Twenty-seven years ago, there was a knock on the door of our apartment in Rome. My mother, Fiorella, went to answer. Who happened to be on the other side would define my football career.
When she opened the door, a group of men introduced themselves as football directors.
But they weren’t from Roma. They were wearing red and black.
They were from AC Milan. And they wanted me to come play for their team. At any cost.
My mother threw up her hands. What do you think she said to the gentlemen?
When you are a kid in Rome, there are only two possible choices: You are either red or blue. AS Roma or Lazio. But in our family, there was only one possible choice.
I unfortunately did not get to know my grandfather because he died when I was a little boy. But he left me with a great gift. Lucky for me, my grandfather Gianluca was a massive Roma fan, and he passed that love down to my father, who then passed it on to my brother and me. Our love for Roma was something we carried on. Roma was more than a football club. It was part of our family, our blood, our souls.
We didn’t get to watch too many matches on television because even in Rome they weren’t always shown in the ’80s. But when I was seven years old, my father got tickets and I finally got to see I Lupi, the Wolves, in the Stadio Olimpico.
I can close my eyes and remember the feeling. The colors, the chants, the smoke bombs going off. I was such a lively child that just being in the stadium around all those other Roma fans lit up something inside me. I don’t know how to describe the experience.…
That’s the only word for it.
Around our part of the city, in San Giovanni, I don’t think anybody ever saw me without a football in my hands or at my feet. In the cobblestone streets, among the cathedrals, in the alleys, anywhere — we’d play football.
Even as a young boy, it was more than just a love of football for me. I already had the ambition to make it my career. I began playing for youth clubs. I had posters and newspaper clippings of Giannini, Roma’s captain, on my bedroom wall. He was an icon, a symbol. He was a kid from Rome. Just like us.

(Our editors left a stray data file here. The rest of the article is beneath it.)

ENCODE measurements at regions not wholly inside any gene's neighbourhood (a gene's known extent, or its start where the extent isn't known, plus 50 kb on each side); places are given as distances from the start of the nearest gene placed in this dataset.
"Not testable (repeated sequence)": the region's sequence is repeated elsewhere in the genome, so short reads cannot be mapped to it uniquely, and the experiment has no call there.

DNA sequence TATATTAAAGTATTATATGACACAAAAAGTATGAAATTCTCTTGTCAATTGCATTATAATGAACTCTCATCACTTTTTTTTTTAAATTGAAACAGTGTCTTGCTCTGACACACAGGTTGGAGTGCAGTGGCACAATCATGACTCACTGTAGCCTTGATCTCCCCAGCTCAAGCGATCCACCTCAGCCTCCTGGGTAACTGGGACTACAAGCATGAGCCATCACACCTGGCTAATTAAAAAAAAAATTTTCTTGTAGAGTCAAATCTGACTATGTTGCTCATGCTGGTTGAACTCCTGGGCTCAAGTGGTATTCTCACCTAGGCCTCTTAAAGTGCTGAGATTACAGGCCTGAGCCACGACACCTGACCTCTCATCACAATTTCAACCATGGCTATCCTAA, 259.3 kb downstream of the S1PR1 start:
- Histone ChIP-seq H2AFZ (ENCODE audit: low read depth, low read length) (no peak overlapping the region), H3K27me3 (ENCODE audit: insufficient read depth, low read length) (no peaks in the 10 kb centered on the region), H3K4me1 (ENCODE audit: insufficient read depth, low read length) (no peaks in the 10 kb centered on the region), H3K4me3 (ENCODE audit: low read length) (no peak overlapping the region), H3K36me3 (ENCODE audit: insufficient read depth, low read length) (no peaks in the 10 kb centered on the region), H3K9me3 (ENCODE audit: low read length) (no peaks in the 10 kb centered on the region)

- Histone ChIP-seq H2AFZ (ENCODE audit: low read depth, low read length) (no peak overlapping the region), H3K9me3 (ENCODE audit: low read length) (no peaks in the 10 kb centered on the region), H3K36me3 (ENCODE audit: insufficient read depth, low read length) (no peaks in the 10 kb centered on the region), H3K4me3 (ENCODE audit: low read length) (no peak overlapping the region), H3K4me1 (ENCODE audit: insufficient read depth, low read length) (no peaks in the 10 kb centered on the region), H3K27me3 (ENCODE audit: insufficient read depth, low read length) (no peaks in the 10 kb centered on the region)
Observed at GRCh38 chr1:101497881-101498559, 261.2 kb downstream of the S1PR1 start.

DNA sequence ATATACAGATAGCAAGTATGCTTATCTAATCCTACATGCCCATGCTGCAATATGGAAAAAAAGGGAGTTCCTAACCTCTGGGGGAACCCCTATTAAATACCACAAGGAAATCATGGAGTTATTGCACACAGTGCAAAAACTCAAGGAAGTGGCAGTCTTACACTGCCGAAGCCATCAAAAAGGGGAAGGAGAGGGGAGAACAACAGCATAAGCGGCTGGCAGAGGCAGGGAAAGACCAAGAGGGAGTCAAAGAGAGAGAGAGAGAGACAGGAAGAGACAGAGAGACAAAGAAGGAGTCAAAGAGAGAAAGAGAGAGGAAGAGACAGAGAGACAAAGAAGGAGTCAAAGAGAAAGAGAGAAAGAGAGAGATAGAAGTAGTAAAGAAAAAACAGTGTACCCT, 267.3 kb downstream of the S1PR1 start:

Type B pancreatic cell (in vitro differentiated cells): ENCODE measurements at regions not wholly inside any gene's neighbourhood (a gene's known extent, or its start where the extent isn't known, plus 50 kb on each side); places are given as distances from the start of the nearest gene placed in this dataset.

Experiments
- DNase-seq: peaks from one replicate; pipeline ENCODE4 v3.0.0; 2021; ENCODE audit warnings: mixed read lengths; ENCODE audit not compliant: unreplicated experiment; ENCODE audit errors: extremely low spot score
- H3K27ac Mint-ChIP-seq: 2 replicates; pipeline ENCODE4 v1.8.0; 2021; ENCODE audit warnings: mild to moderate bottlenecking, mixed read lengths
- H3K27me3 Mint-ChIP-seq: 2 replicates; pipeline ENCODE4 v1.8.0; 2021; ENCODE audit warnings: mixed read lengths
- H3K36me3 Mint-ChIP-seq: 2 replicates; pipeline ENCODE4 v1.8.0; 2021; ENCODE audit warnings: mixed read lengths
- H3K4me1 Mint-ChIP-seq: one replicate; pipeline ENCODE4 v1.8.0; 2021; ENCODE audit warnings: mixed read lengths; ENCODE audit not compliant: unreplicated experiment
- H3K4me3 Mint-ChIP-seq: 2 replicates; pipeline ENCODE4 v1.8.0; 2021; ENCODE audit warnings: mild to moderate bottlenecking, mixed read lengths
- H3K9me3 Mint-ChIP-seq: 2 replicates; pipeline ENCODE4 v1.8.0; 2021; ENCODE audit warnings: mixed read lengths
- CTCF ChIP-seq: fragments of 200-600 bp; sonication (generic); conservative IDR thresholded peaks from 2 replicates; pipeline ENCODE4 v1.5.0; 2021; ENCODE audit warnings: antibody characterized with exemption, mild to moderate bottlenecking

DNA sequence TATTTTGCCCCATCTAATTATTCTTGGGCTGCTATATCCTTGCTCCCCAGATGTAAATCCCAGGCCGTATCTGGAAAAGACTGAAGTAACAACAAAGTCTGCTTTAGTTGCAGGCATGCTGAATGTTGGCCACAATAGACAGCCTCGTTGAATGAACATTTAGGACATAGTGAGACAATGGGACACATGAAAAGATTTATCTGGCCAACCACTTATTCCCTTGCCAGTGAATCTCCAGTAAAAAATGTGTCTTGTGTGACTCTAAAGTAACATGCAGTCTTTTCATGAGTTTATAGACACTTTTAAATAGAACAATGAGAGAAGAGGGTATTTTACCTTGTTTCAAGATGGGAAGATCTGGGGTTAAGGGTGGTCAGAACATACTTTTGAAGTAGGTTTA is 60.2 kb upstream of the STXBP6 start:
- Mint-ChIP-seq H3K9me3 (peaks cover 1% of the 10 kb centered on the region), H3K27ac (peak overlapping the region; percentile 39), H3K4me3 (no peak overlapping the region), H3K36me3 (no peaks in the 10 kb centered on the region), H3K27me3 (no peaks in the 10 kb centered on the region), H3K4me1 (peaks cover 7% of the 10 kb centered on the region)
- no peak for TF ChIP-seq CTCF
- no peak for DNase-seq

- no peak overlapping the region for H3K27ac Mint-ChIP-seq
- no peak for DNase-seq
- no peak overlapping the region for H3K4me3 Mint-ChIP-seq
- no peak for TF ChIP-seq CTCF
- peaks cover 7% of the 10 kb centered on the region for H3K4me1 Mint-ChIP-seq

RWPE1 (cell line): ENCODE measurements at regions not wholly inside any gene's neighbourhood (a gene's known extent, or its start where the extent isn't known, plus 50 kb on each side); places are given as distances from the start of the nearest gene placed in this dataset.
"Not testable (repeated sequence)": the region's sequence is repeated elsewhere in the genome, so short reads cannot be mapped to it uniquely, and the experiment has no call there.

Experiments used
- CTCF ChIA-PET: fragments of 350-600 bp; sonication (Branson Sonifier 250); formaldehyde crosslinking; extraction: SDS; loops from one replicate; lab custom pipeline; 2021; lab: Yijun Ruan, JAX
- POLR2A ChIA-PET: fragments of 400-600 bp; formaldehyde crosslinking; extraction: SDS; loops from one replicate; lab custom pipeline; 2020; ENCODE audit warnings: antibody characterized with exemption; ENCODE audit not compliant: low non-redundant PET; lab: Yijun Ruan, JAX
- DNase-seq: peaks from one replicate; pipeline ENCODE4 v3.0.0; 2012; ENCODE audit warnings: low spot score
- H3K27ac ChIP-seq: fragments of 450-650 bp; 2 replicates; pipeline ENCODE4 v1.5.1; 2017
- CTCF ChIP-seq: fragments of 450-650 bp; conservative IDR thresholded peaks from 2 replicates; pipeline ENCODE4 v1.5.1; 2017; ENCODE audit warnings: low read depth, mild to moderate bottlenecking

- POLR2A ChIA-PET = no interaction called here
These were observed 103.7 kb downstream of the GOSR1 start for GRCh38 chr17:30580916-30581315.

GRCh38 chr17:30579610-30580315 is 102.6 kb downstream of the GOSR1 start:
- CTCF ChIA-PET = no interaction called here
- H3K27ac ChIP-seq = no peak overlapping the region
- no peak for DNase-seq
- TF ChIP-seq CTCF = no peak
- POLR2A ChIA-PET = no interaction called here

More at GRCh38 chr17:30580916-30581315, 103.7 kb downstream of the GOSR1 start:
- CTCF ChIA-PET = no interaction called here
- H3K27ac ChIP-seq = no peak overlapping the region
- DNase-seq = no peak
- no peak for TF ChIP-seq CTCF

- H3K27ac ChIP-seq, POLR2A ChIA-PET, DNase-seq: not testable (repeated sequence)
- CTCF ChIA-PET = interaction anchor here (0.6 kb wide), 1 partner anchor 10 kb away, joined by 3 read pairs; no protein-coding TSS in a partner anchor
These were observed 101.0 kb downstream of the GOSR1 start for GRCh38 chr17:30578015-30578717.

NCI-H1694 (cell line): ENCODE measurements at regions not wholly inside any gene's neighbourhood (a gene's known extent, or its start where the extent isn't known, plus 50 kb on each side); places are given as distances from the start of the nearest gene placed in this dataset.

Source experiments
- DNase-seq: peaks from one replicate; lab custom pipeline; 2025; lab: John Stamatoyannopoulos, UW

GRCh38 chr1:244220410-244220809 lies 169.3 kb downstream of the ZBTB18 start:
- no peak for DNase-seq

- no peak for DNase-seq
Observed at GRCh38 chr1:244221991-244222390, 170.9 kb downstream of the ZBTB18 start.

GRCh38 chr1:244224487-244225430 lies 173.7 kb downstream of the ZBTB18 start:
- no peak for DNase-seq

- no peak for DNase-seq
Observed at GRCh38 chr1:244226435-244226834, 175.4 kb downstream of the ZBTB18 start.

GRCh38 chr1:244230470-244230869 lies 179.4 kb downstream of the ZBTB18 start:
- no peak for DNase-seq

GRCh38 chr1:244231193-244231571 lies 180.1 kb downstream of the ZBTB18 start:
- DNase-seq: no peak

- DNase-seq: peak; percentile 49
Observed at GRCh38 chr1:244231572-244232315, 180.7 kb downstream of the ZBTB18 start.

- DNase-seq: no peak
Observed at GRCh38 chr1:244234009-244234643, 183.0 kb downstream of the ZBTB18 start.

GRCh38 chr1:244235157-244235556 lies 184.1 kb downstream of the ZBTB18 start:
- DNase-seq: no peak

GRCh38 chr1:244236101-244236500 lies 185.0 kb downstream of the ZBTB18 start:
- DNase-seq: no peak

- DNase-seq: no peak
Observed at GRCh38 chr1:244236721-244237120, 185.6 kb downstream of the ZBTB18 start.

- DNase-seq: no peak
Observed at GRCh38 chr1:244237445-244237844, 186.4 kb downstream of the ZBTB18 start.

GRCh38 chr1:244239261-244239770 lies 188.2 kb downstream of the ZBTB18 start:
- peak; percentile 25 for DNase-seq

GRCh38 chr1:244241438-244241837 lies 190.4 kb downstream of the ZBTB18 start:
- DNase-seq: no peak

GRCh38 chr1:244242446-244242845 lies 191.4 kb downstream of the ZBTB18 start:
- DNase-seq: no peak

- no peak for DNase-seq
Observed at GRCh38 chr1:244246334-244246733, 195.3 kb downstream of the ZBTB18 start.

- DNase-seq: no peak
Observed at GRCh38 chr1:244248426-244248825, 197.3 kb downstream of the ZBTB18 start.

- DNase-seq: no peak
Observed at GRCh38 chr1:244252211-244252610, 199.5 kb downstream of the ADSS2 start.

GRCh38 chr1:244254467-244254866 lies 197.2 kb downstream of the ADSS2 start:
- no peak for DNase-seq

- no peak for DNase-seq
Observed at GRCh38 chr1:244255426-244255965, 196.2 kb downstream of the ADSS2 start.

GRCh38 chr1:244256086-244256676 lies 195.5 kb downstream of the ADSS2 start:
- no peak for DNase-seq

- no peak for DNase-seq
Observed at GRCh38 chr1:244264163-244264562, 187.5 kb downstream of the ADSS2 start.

And then when I was 13, there was a knock at our door.
The men from AC Milan were asking me to join their football club. An opportunity to make it with a big Italian club. What would I choose?
Well, it was not my decision, of course.
My mamma was the boss. She still is the boss. And she was rather attached to her boys, let’s say. Like any Italian mother, she was a little overprotective. She did not want me to leave home for fear that something might happen.
“No, no,” she told the directors. That’s all she had to say. “Mi dispiace. No, no.”
That was the end. My first transfer was turned down by the boss.
My father took me and my brother to our matches on the weekend. But Monday through Friday, Mamma was in charge. It was hard saying no to AC Milan. It would have meant a lot of money for our family. But my mother taught me a lesson that day. Your home is the most important thing in life.
Just a few weeks later, after being scouted at one of my youth matches, Roma made me an offer. I was going to wear the yellow and red.
Mamma knew. She helped my career in so many ways. Yes, she was protective — She still is! — but she made so many sacrifices to make sure I was on the pitch every day. I know those early years were hard on her.
It was my mother who drove me to practice. Outside the grounds, she’d wait for me. She’d wait two, three, sometimes four hours while I trained. She’d wait in the rain, in the cold, it didn’t matter.
She waited so I could have my dream.
I didn’t know that I’d be making my debut for Roma at the Stadio Olimpico until 90 minutes before the match. I sat on the bus from our our facility to the grounds and my excitement just built up. Any peace I had from sleep the night before was gone. Roma fans are very different from everyone else. There is so much expected of you when you wear the Roma shirt. You have to prove your worth, and there is not a lot of room for you to make mistakes.
When I walked onto the pitch for the first match, I was overwhelmed with pride to play for my home. For my grandfather. For my family.
For 25 years the pressure — the privilege — has never changed.
Of course, there have been mistakes. And there was even a moment 12 years ago when I thought about leaving Roma for Real Madrid. When a very successful team, perhaps the strongest in the world, asks you to join, you start to think about what life might be like elsewhere. I had talks with the president of Roma, and that made a difference. But in the end, the talk I had with my family reminded me what life is about.
Home is everything.
For 39 years, Rome has been my home. For 25 years as a footballer, Rome has been my home. Whether winning the Scudetto or playing in the Champions League, I hope that I’ve represented and raised the Roma colors as high as I can. I hope that I’ve made you proud.
You could say I’m a man who is set in his ways. I didn’t even move out of my parents’ house until I was engaged to my wife, Ilary. So when I look back on my time here and what I’ll miss, I know it will be the routine, the everyday things. The many hours training, the many chats in the dressing room. I think what I’ll miss most is sharing a coffee with my teammates every day. Maybe if I come back as director one day, those moments will still be there.
People ask me, why spend your whole life in Rome?
Rome is my family, my friends, the people that I love. Rome is the sea, the mountains, the monuments. Rome, of course, is the Romans.
Rome is the yellow and red.
Rome, to me, is the world.
This club, this city, has been my life.
Read in Italian